Houston 101

Houston Bucket List Part 9 - Buildings, Beer and Buffalo Bayou Park

"Tolerance," by Barcelona-based artist Jaume Plensa, an installation of seven sculptures on view at Buffalo Bayou Park.
"Tolerance," by Barcelona-based artist Jaume Plensa, an installation of seven sculptures on view at Buffalo Bayou Park. Photo by Poor Ole Rich via CC
Twice in the last decade, we at the Houston Press have compiled our list of the 100 things every Houstonian must do. The first list was nearly 10 years ago and limited to a very small radius around the city (30 miles). In 2017, we expanded it to include distances slightly farther away — up to 100 miles — given at how much is so close to us. How can we exclude the Gulf of Mexico?

In 2022, many things have changed and some remain the same. If you are familiar with these lists, you'll probably see a few old favorites. They are classics for a reason. We'll point them out as we go along. If not, now you can take a look at all the stuff you need to do in the coming weeks and months. We'll be releasing these 10 at a time over the next couple months, so enjoy and (cue Jurassic Park music) welcome to the Houston Bucket List, 2022 edition.

Houston Bucket List Part 8
Houston Bucket List Part 7
Houston Bucket List Part 6
Houston Bucket List Part 5
Houston Bucket List Part 4
Houston Bucket List Part 3
Houston Bucket List Part 2
Houston Bucket List Part 1

Wander Buffalo Bayou Park. [CLASSIC]

Before this magnificent sprawling urban park opened, Buffalo Bayou and its surroundings were largely considered an eyesore, an annoyance or both. Now, it is one of the city's best features. Meandering along the winding bayou west of downtown, it is a great place for walking, biking or just hanging out. It's another example of a city that routinely turns trash into treasure.

Go grocery shopping for just about anything. [CLASSIC]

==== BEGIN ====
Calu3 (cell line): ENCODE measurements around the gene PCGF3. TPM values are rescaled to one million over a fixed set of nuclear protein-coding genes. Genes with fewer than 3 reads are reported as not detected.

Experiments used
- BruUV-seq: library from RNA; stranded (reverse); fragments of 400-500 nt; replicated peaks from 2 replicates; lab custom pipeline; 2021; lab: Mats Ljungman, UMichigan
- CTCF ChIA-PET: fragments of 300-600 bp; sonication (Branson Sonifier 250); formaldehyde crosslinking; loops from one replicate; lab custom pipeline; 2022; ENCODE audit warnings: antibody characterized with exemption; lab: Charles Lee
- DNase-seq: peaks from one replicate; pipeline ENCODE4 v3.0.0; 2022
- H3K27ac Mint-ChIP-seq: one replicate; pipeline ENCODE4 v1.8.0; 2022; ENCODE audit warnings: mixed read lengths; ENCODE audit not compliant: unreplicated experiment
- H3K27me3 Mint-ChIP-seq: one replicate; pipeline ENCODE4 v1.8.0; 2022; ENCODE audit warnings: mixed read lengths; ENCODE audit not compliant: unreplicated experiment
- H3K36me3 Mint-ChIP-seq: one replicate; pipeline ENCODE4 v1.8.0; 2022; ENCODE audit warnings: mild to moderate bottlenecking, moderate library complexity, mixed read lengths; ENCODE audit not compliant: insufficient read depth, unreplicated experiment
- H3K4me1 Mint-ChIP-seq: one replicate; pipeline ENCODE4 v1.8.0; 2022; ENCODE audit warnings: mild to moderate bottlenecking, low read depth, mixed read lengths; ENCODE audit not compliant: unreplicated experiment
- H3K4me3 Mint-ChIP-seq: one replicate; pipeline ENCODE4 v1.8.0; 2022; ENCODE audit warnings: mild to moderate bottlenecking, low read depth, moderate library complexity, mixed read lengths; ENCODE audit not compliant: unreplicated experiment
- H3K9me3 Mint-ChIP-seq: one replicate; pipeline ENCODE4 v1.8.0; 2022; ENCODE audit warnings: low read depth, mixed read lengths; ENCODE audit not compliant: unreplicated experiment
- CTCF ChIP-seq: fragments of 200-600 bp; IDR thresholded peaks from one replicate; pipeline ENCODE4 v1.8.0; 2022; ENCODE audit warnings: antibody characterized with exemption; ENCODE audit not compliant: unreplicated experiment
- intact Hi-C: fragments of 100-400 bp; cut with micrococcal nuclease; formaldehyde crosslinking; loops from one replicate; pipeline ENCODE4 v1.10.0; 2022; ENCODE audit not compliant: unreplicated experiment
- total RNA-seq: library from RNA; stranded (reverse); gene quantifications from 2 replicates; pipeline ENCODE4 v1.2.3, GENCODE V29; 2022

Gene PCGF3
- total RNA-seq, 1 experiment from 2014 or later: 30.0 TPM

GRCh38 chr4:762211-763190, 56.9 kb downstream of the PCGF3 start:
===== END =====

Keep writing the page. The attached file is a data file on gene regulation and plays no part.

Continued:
We all love H-E-B, but when you want to cook like many of Houston's ethnic restaurants, you might need something different. From Asian chain H-Mart to Latin options at La Michocana or Fiesta to Middle Eastern cuisine at Phoenicia; or any of the myriad number of small grocers and specialties stores across the city, if you need to find it, someone here has it.

Visit one of the city's most historic and beautiful structures...and learn about Texas in the process at the Houston Library's Julia Ideson building. [CLASSIC]

The light inside the lovely Julia Ideson building in downtown Houston adjacent to the library's main campus is enough to draw you inside. In fact, this was the city's first library from when it was built in 1926 until 1976. That would honestly be enough to make this worth a visit, but it also happens to house a fascinating store of Texas history books and the largest historical photo repository in the city in the basement.

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Still great after all these years, like the Astros.
Photo by Jack Gorman
Take the Minute Maid Park tour...and maybe go to a game. [CLASSIC]

As beloved as the Astrodome was and is, Minute Maid Park is a spectacular ballpark and it's understandable why the Astros wanted to find their home there. Constructed around the historic Union Station (we still wish The Ballpark at Union Station was the stadium's official name), it is a finely crafted monument to our nation's pastime. For a more intimate look, take one of the regularly scheduled tours taking you from the upper deck to the dugout. Oh, and it might be worth a game — the Astros are pretty good.